Comic Reviews: She-Hulk #1, X-Force #1 and Winter Soldier: The Bitter March #1

SHE-HULK #1

she-hulkAll-new Marvel NOW! is an exciting venture from the comic publisher. Have you been dying to get into comics but weren't sure where to start? They've got that covered. It might seem like a chore for longtime readers as favorite series come to a conclusion in favor of a “new” series, but the thing that can be exciting for new and old readers alike is the inclusion of comics for characters that have been on the sideline for sometime. One of this week's releases takes a character we see from time to time in other comics, but now she gets her own title once again - She-Hulk.

Written by comic scribe and lawyer himself Charles Soule, She-Hulk cashes in on the quirky and less punching based aesthetics of similar Marvel titles like Hawkeye and The Superior Foes of Spider-Man to form a series that we could subtitle “Law & Order: Marvel U.” The long-winded portions of the comic's dialogue will likely lose some readers, shame on them for that, but it's Javier Pulido's artwork that will keep them interested to the ending. Pulido's style worked like a charm with Matt Fraction's Hawkeye, and seeing it in conjunction with a similar tone, albeit different plot, proves he's an exceptional artist capable of handling many archetypes.

It's always clear when an artist is phoning it in, especially when certain panels appear nearly identical the ones previous, but in She-Hulk Pulido is displaying some of the most honest and unique work on the stands. Even the panel layouts are intricately planned and displayed so as to convey the proper beats in the story. It's truly remarkable work. It would be easy for some to dismiss Pulido's work as “cartooney,” especially for a character like She-Hulk, but if you're going to write a story about a seven-foot-tall green woman that is a lawyer, do you really want a “realistic” approach?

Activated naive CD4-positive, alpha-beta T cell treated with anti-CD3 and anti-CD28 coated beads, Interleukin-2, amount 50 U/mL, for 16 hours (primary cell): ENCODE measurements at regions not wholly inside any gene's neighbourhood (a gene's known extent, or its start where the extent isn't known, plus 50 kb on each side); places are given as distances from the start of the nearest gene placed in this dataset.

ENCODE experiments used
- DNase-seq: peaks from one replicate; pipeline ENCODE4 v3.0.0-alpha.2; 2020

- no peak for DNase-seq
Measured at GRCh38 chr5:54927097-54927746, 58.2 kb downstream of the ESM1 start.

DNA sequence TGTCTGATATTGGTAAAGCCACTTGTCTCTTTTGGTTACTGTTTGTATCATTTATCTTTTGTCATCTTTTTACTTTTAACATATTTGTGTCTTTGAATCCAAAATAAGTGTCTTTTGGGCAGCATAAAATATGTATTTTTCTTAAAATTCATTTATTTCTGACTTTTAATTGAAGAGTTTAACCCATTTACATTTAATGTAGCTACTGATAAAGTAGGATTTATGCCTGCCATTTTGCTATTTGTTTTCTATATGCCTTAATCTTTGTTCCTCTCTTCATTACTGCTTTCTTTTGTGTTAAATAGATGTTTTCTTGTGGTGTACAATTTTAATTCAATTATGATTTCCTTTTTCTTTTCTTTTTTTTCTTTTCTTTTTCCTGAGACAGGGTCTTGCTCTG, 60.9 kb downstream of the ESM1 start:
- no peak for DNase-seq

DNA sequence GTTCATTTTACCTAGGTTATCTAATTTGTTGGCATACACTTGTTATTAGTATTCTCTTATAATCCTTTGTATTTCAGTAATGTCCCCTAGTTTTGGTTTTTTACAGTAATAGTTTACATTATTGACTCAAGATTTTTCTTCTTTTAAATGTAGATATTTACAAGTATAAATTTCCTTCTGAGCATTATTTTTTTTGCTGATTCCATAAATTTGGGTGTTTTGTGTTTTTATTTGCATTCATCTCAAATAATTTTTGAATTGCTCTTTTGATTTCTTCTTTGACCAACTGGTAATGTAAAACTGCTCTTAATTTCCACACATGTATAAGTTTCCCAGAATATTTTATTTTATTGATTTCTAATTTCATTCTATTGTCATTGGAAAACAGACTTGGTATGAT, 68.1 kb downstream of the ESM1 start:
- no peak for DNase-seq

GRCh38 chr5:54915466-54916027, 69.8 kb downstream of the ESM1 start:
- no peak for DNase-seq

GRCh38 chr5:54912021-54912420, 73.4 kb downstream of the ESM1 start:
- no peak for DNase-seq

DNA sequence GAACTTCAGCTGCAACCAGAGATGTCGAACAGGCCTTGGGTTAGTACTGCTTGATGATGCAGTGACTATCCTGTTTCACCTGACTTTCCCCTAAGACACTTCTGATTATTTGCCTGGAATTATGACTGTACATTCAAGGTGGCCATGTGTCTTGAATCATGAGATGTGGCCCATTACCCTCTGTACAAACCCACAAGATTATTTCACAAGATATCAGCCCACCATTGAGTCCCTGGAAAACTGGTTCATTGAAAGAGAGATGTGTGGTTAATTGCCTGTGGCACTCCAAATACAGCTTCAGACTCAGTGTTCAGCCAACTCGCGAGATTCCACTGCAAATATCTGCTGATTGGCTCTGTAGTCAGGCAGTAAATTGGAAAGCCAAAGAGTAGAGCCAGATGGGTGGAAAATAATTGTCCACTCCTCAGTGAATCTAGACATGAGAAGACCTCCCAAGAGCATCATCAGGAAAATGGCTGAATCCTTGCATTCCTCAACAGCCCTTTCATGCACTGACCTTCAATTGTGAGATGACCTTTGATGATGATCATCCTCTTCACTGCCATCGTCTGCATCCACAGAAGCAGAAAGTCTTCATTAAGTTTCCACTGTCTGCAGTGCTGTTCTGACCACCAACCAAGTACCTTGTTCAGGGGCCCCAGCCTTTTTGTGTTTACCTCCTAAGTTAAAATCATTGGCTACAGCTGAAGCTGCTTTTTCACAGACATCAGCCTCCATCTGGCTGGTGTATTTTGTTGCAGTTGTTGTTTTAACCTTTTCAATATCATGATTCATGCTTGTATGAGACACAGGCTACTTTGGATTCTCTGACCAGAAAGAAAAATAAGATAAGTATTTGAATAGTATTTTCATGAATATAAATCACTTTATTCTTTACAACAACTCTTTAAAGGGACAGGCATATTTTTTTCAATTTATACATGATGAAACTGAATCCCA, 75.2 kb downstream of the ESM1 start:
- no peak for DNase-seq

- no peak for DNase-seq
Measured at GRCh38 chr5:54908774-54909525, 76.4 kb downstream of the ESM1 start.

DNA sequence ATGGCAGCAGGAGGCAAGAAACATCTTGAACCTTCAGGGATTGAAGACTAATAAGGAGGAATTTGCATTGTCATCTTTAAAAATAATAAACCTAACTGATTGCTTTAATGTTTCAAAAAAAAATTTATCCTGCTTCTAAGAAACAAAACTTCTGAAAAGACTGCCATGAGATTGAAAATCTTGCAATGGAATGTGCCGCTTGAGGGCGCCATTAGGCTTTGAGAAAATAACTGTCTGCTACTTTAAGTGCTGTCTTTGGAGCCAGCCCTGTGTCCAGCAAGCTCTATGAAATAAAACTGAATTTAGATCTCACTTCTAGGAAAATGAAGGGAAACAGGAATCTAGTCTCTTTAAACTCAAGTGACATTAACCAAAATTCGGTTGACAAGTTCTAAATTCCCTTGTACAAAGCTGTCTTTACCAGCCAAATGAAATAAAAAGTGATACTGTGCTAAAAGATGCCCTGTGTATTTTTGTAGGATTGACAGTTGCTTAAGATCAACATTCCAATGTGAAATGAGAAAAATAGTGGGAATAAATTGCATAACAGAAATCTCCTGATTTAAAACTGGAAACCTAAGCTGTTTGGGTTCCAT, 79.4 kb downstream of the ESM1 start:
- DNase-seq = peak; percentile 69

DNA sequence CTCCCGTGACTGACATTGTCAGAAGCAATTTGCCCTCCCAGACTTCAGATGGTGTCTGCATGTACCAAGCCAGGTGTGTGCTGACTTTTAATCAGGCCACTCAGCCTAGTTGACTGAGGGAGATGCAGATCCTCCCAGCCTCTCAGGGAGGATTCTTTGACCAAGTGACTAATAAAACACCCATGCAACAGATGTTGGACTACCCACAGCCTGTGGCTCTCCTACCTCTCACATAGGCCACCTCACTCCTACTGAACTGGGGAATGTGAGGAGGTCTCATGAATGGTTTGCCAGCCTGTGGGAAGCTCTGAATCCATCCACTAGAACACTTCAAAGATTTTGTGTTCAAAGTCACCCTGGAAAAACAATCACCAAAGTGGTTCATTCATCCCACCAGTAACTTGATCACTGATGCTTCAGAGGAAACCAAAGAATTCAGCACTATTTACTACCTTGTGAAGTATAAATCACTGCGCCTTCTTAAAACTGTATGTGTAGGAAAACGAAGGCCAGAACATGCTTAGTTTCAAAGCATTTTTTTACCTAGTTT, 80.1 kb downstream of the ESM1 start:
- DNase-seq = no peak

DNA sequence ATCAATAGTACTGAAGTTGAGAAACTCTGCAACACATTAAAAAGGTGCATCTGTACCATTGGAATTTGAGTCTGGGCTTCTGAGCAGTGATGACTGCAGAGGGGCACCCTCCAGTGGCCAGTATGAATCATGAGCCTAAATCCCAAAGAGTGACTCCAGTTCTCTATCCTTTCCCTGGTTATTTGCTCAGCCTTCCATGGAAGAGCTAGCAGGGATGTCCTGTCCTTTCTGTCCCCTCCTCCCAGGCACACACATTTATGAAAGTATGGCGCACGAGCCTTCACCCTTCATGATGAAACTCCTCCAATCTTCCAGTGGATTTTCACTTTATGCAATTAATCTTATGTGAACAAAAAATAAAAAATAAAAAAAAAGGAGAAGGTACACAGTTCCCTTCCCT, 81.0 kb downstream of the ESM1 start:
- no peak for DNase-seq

Soule has proven himself time and time again as a writer, with work on DC's Superman/Wonder Woman and Marvel's Thunderbolts, but She-Hulk takes him into new territory and it's just as exciting as his more action focused book. It might surprise you to learn the series is quite light on action, in lieu of focusing on the character traits of Jennifer as a person, which is a smart move. In his previous comics, Soule has shown he writes teams and duos well, so it's refreshing to see him manage a solo character with the same panache and wit that he's brought to so many other characters.

She-Hulk is a smartly written comic that is just as engaging and interesting as its more fighting oriented siblings at Marvel. What it lacks in action it makes up for in character and plot. While artist Javier Pulido knocks it out of the park, this team shows us why Marvel is known as the “House of Ideas,” because they're blazing a new path here.

Rating: 9/10

Head over to page 2 to see our review of X-Force #1!